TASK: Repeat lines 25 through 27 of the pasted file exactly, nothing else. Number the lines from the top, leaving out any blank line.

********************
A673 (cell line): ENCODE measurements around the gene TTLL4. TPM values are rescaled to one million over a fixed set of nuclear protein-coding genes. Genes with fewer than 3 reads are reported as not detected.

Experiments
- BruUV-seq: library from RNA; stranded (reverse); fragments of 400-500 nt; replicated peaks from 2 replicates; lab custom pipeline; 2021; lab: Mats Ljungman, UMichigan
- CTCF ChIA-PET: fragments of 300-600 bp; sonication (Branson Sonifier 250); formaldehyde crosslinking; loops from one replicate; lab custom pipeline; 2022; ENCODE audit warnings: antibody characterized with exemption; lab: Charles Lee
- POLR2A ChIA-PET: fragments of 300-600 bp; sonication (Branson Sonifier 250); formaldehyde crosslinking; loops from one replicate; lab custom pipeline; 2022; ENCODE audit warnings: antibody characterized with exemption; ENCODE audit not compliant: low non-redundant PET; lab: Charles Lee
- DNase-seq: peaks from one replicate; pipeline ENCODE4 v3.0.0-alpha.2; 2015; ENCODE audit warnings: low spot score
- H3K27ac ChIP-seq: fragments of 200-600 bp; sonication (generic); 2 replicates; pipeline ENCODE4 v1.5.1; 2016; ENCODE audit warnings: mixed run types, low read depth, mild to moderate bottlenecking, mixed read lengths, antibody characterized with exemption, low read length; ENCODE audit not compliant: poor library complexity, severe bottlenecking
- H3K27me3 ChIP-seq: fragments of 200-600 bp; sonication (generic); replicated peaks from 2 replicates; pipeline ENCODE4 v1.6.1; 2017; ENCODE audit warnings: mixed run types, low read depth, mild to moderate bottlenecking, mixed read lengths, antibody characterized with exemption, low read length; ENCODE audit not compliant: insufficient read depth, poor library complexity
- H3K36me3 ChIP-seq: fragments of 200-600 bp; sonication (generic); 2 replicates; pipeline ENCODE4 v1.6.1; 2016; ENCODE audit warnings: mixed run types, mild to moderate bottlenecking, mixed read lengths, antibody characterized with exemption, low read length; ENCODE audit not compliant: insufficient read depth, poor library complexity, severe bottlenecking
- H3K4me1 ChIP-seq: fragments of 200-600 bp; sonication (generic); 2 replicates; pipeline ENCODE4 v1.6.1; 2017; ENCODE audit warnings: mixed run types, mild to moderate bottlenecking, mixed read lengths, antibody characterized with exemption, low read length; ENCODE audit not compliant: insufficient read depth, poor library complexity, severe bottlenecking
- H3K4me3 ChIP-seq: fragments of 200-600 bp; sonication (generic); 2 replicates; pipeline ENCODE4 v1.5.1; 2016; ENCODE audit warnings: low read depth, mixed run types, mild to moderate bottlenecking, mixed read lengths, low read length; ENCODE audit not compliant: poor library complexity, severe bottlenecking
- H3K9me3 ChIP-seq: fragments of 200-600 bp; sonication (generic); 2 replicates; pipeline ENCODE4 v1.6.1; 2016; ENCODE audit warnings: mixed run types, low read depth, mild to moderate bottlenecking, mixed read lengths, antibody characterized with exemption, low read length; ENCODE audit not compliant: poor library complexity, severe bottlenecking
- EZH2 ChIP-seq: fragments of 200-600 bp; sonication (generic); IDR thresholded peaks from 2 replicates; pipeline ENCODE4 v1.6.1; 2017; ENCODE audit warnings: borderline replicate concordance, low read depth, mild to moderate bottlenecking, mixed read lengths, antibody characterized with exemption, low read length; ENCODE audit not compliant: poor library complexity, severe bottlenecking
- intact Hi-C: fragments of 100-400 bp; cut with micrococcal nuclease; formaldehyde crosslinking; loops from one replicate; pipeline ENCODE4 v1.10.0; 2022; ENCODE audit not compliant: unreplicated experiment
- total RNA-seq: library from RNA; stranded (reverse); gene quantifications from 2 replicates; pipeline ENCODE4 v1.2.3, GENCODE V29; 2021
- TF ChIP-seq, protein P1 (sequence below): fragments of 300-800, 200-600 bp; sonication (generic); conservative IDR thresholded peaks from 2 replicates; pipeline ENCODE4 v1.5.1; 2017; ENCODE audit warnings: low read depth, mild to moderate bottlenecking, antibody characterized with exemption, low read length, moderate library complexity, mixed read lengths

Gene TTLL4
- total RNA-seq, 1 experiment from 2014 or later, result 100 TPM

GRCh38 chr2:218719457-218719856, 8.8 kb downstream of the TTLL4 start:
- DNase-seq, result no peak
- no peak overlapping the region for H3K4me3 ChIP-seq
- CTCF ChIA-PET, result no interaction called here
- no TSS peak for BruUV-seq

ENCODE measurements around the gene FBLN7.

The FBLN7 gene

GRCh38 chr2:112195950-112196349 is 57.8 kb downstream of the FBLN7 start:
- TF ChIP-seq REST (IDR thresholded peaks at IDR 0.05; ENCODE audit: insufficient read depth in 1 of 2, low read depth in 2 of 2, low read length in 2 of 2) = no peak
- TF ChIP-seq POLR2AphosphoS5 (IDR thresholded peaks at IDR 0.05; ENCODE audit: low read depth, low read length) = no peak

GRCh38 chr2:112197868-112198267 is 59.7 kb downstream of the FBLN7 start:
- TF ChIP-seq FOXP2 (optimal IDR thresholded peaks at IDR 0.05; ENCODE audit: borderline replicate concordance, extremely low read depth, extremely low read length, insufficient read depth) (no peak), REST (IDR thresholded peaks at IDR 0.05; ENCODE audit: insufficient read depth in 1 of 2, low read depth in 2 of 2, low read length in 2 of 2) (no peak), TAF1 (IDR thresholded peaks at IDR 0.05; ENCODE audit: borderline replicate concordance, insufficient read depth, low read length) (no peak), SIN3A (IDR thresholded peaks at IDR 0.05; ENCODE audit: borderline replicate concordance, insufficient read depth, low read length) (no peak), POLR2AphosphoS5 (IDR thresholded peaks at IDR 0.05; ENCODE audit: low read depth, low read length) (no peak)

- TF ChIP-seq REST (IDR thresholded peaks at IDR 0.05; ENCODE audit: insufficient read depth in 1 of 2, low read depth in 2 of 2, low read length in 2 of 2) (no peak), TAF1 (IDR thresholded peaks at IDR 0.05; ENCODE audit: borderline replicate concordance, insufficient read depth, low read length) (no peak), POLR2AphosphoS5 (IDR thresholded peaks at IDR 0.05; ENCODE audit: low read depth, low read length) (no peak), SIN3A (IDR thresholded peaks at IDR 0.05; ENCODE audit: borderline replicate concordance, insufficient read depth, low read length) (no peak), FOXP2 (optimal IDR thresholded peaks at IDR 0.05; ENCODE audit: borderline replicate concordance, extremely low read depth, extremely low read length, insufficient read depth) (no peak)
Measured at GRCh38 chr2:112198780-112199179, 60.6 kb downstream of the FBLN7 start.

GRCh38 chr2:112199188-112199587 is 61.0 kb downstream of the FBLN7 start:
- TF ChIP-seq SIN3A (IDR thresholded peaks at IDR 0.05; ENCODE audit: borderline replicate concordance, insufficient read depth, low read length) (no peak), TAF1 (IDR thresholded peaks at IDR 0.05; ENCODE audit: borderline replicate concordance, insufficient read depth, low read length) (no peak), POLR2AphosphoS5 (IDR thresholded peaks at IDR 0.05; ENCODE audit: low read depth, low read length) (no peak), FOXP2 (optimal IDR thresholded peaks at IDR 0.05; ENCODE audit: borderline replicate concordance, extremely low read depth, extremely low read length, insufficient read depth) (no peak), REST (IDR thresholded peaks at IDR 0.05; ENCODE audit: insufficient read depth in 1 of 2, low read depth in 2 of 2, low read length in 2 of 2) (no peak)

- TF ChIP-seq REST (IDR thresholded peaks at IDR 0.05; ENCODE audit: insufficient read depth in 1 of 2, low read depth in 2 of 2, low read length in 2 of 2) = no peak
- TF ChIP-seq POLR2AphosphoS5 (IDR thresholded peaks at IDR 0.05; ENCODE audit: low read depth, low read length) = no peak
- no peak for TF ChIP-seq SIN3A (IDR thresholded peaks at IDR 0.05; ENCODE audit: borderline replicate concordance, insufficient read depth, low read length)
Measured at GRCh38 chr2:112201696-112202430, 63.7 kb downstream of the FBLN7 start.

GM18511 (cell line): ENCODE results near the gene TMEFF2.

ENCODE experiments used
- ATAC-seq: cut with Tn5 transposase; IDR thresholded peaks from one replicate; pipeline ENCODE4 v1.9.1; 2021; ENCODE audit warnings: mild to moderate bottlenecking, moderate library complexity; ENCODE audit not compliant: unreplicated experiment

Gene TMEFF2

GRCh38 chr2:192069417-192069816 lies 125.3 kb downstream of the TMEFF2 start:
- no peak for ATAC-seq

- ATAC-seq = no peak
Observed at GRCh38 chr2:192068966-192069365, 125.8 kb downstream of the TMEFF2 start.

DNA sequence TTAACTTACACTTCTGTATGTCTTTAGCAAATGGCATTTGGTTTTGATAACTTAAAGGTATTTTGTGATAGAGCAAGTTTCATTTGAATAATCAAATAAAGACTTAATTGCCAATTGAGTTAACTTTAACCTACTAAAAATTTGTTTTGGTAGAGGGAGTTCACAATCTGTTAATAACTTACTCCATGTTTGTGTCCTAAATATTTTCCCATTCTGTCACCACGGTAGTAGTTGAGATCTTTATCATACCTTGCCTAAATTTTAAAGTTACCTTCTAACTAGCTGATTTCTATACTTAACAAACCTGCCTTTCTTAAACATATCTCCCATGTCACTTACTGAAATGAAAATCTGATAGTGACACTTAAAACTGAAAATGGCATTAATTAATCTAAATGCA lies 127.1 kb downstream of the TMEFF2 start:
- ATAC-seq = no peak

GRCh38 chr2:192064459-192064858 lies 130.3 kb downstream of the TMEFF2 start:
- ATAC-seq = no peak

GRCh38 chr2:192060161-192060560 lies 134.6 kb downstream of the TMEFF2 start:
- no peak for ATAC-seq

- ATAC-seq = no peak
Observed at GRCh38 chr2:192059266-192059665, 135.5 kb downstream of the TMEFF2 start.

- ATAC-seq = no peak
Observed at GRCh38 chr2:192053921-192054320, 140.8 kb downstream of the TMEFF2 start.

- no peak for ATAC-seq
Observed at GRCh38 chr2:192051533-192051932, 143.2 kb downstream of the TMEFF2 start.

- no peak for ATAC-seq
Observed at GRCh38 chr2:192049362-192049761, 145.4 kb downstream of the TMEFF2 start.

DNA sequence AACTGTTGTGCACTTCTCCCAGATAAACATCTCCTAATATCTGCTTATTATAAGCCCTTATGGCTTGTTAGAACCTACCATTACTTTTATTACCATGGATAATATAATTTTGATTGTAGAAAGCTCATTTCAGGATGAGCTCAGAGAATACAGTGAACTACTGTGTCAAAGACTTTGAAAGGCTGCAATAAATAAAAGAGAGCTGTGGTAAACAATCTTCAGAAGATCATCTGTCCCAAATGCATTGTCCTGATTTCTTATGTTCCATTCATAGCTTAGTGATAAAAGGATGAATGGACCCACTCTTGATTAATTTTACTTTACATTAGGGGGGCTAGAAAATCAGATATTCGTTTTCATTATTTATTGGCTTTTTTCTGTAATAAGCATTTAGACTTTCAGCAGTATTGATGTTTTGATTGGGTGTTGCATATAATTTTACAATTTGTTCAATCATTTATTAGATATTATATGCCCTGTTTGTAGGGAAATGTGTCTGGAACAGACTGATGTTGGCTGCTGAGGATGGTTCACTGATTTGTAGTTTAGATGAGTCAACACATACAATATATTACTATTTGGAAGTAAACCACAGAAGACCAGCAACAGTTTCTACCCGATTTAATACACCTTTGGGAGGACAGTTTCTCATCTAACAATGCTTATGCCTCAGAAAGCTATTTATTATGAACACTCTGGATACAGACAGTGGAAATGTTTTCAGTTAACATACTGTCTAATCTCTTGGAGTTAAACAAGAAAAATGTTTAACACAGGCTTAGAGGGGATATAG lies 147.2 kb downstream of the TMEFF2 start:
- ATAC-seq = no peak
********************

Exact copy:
The FBLN7 gene

GRCh38 chr2:112195950-112196349 is 57.8 kb downstream of the FBLN7 start:
- TF ChIP-seq REST (IDR thresholded peaks at IDR 0.05; ENCODE audit: insufficient read depth in 1 of 2, low read depth in 2 of 2, low read length in 2 of 2) = no peak